Kick variations
We’ve not seen many kicks within the attacking 22 force a contest in lieu of the mark being called as yet, mainly because teams have quickly worked out that twenty-two metres actually isn’t a lot of room to play with. Even with a ruck only a metre or two out, a kicker needs to be set pretty deep in order to give themselves the time needed to put a contestable kick into the corner.

And with a ruck only a metre or two out, the defenders won’t really be that far behind the ball when it reaches the kicker. I’ll watch on with interest around this, but already I do wonder if it’s an idea that sounded good in theory, but maybe doesn’t work out that way in practice.

There’s no doubt teams are seeing the benefits of the 50-22 kick, however. Reece Hodge pulled out a crucial lineout throw-winning kick for the Rebels in extra time on Friday night, and the Waratahs second-half turnaround on Saturday night was massively boosted by two superb kicks from Karmichael Hunt, notwithstanding that one of them was later deemed to have been awarded in error.

Jack Maddocks catches a kick

Jack Maddocks of the Waratahs catches a kick (Photo by Mark Kolbe/Getty Images)

Teams are definitely looking for them, and back-field defences are playing noticeably deeper already as a result. This isn’t a bad thing and can only help improve the positioning of Australian fullbacks and back three players.

The flow-on is that the extra space that is being created can be like fool’s gold, in that it’s not necessarily as big as it may appear, especially if the drifting winger’s positioning is spot on.

So while there’s more space being created in the front line and just behind it, I think back field players are starting to recognise more opportunities for counterattack with the ball charging forward.

Interestingly though, I think 22-50 kick opportunities are being missed.

My issues with this reverse allowance remain, but while ever they’re in play we might as well try and make the most of them. And I reckon there were two or three occasions during the Rebels-Reds game when both sides were so pre-occupied with returning kicks with even longer kicks that space behind the defensive line in the opposition half was being missed, and thus, the chance to launch a set piece attack was lost with it.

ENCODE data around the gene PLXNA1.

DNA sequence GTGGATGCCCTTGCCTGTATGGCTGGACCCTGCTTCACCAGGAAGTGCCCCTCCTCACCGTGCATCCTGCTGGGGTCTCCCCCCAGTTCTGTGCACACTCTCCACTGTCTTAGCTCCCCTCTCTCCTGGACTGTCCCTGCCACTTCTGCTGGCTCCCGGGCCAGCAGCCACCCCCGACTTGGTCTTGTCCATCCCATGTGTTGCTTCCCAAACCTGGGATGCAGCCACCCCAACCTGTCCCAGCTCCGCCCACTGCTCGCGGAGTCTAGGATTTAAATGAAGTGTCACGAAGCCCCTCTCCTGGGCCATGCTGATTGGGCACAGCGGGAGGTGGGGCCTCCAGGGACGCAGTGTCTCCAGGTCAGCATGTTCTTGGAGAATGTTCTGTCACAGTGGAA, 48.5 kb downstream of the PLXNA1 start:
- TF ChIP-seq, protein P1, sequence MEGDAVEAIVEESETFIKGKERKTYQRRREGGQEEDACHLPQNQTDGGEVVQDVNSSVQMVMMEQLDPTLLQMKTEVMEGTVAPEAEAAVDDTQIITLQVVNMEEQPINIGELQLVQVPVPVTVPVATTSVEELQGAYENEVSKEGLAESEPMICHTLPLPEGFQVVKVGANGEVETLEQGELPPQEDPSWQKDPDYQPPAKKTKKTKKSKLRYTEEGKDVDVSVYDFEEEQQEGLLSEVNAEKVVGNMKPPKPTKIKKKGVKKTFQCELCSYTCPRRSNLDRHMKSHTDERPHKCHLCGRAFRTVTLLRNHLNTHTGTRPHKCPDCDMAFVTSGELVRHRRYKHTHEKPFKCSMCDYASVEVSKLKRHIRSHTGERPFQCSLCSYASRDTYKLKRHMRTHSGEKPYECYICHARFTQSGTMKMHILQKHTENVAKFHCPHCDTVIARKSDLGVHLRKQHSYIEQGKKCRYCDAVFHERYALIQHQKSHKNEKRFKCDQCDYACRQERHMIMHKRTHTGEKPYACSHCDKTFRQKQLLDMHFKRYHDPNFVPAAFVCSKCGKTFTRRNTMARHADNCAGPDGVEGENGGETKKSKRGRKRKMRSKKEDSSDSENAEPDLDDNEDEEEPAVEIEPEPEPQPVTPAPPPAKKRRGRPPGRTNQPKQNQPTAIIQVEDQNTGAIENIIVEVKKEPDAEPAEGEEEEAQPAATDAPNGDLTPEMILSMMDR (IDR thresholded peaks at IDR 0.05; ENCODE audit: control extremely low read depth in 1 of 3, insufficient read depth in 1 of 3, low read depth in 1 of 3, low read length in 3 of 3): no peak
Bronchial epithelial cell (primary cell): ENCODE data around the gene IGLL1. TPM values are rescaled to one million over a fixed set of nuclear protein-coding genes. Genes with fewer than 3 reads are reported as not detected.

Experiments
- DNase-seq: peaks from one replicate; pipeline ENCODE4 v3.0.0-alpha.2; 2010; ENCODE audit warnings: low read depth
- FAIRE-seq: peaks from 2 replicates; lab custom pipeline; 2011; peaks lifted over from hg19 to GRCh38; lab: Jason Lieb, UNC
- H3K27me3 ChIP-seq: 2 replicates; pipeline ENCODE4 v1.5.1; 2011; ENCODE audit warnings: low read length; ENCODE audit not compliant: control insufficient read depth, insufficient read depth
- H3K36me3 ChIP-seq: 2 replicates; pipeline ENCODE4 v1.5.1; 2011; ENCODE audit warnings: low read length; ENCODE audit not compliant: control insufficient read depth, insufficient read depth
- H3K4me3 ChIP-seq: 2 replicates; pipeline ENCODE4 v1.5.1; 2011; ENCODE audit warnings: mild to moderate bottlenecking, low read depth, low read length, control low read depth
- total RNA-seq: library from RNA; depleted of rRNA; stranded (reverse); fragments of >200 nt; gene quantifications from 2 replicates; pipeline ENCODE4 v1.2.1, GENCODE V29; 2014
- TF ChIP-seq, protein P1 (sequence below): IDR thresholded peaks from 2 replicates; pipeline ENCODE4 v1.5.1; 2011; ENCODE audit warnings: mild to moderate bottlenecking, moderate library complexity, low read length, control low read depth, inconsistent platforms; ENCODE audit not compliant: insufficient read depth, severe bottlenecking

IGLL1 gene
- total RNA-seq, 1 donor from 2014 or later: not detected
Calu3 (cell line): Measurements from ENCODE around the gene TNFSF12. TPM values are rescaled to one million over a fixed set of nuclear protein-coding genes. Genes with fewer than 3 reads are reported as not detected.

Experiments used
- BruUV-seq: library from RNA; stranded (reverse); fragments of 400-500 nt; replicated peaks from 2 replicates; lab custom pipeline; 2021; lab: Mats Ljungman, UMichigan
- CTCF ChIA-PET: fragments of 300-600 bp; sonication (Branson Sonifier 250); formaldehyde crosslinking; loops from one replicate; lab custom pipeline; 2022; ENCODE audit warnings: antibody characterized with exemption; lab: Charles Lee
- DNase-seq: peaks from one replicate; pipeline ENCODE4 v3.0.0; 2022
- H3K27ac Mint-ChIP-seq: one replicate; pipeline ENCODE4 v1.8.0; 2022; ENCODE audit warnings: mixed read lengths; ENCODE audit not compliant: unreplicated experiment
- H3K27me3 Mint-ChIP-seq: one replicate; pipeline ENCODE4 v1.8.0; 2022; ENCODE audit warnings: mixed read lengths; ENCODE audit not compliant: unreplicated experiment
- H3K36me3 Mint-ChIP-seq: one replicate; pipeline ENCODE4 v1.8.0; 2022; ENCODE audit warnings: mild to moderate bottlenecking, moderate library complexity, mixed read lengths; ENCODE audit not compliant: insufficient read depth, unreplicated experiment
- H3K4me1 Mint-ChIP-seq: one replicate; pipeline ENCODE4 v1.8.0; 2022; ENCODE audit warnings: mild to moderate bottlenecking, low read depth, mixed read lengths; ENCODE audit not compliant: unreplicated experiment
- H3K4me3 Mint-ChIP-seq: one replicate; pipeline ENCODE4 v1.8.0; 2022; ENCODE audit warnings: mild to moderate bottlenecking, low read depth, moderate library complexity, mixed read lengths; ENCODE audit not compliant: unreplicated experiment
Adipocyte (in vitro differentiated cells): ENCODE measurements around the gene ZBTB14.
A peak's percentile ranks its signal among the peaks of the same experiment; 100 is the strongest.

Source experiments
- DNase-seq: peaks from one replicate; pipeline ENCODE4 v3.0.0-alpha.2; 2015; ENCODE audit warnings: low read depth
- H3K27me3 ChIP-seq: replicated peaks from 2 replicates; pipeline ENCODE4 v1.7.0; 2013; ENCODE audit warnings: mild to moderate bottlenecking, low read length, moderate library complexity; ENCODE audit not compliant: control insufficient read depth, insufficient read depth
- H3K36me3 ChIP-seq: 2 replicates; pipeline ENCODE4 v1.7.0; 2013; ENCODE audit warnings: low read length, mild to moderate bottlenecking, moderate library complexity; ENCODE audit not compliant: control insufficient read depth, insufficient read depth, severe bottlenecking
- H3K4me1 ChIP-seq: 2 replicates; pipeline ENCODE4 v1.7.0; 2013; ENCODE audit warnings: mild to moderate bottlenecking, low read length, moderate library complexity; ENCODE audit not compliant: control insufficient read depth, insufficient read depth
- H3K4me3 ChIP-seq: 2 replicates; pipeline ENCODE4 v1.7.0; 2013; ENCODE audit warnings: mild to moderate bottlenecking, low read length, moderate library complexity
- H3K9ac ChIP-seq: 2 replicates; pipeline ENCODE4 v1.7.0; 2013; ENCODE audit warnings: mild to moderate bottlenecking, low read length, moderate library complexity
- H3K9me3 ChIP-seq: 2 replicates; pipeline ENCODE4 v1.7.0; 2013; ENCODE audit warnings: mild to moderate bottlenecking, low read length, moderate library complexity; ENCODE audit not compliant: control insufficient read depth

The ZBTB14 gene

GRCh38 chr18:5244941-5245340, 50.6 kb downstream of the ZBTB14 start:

Extra time not necessarily Super
Well, you’ve got to try something to see how it goes, and what the first use of Super Time on Friday night told us is that in wet conditions, it’s actually pretty difficult to manufacture field position and the points-scoring opportunities that come with it.

Neither the Rebels or Reds could tuck the ball under the arm and build phases for fear of turnover, so kicking for territory become the only real option.

But this also meant that much of the fifteen or so minutes played of the five minutes each way was in the twenty metres either side of halfway. In this almost no-man’s land, it was too far out for drop goal attempts, and back field players would still be able to call for the mark on attacking kicks into the 22.

Rob Valetini of the Brumbies

Rob Valetini. (Photo by Mark Kolbe/Getty Images)

So what we saw was two teams trying not to concede penalties and a referee determined not to blow one.

Interestingly, both the Rebels and Reds backed the concept for breaking fulltime deadlocks post-match, and I’m going to hold judgement until I’ve seen Super Time used in dry conditions.

It makes no sense to scrap it after one use, but it was interesting to see that being called for in all the reaction.

Equally, I’m really not sure what changes could be made to it. You either play extra time or you don’t.